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Indie legend Dinosaur Jr. returns from extinction



Mascis' responses tend to be of the clipped, yes-or-no variety. He mumbles a lot, and the pauses between words could fill canyons. If he didn't happen to be one of the most gifted and unique artists in rock music, it would be damned annoying.

"I don't like (interviews) especially," he said. Pause. "Phone interviews are harder." Long pause. "It just depends."

The slacker voice doesn't match the music. As the driving force behind Dinosaur Jr., Joseph Donald Mascis has produced some of the fiercest, loudest and most passionate rock 'n' roll since Chuck Berry picked up a Gibson.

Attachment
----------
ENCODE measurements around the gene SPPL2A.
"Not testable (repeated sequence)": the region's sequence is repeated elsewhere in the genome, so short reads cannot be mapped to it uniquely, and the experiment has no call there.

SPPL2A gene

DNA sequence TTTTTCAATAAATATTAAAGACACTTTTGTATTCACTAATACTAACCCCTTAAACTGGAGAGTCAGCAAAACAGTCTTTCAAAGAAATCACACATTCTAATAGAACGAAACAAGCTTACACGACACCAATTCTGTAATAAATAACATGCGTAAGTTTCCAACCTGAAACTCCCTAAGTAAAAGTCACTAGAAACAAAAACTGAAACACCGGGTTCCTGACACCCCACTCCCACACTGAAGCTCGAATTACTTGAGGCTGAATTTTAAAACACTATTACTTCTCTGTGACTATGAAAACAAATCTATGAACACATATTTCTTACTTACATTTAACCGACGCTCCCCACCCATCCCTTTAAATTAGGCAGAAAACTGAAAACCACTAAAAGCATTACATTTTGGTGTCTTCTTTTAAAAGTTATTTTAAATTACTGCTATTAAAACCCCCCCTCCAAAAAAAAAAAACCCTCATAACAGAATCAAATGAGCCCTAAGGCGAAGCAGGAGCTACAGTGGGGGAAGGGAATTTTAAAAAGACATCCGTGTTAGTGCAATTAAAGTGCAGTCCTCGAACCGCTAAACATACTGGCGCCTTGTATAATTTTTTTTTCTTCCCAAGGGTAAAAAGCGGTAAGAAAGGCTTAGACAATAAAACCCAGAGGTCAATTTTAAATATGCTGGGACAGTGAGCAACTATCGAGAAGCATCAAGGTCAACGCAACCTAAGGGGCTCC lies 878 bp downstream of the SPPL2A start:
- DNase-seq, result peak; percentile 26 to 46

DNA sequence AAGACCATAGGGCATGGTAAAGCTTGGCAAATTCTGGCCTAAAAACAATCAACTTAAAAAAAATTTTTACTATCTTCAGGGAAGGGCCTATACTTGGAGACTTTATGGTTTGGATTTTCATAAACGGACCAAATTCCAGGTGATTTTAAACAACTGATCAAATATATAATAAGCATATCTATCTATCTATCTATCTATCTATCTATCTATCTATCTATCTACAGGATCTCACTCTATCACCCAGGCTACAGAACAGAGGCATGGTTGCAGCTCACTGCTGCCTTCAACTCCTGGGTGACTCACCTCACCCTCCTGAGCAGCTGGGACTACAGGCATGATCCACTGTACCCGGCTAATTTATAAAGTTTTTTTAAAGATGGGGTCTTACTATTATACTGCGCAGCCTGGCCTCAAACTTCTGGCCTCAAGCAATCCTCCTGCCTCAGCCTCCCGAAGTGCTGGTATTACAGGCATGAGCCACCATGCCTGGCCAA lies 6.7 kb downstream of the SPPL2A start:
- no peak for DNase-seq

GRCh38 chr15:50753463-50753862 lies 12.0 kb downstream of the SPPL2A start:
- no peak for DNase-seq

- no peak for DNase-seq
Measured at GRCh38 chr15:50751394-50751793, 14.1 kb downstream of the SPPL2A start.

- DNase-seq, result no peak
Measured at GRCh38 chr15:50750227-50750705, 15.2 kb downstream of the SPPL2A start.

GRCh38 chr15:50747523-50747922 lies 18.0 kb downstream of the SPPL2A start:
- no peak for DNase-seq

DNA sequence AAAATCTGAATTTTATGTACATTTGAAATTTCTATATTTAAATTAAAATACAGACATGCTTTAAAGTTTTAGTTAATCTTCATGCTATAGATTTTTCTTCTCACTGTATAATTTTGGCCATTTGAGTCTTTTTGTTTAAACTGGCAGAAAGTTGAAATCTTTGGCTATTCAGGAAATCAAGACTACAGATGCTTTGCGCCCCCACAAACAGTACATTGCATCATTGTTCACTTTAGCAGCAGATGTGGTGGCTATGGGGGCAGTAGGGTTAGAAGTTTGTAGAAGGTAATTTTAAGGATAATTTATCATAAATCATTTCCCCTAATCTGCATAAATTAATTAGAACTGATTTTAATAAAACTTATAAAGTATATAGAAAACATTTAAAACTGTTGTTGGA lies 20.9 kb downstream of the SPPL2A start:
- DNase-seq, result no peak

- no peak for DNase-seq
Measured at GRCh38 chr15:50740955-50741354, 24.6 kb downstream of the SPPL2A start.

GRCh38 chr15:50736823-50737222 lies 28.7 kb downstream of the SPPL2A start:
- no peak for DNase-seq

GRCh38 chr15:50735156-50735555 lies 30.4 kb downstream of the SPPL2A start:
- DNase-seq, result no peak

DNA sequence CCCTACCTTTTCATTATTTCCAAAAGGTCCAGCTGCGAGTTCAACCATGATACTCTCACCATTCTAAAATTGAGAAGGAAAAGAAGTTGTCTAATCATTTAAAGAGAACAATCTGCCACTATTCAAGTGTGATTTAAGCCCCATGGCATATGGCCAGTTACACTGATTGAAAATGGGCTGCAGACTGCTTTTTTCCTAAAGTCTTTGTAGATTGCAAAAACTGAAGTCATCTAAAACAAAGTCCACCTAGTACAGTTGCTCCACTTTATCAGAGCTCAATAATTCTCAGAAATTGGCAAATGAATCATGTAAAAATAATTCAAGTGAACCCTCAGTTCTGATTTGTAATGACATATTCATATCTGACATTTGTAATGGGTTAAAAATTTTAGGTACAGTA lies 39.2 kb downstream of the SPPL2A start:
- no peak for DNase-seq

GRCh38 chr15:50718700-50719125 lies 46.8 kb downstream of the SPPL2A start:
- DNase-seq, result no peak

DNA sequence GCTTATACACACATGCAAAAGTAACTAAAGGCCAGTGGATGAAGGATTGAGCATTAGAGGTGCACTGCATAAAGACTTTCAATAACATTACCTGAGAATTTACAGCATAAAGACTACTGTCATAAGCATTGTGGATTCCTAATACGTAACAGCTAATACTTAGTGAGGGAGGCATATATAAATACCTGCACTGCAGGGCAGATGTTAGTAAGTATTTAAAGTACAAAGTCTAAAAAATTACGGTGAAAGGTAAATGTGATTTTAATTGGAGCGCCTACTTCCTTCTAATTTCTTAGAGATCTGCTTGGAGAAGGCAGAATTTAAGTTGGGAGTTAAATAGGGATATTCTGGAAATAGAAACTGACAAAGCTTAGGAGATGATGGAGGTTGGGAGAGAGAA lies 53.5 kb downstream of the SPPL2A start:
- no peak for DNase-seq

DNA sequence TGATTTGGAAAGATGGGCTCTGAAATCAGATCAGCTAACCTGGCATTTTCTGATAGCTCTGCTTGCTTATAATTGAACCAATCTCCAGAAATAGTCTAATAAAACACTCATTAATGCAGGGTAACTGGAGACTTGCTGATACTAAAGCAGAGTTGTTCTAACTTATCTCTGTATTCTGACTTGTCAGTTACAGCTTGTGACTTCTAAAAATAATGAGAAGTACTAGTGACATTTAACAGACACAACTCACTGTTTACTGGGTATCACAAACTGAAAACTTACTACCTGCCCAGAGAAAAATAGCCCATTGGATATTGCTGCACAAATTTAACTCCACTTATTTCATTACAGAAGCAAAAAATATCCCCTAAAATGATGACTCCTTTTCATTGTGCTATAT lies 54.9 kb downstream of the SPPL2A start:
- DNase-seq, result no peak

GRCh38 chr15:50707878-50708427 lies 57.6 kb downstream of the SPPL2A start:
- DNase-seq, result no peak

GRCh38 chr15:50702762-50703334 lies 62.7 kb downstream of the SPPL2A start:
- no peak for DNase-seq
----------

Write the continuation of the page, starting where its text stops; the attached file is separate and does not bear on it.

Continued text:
The band's signature sound, a blend of distortion-heavy guitars and disaffected lyrics, presaged much of the Nineties' alt-rock scene. And in a post-punk milieu that scoffed at such things, Mascis helped make guitar solos cool again.

The trio's combustible mix of personalities, however, fueled constant drama. In the end, the three members barely spoke to one another. But time heals all wounds.

"It's like a family," Mascis said. "You don't pick your family, and you might not get along with them sometimes."

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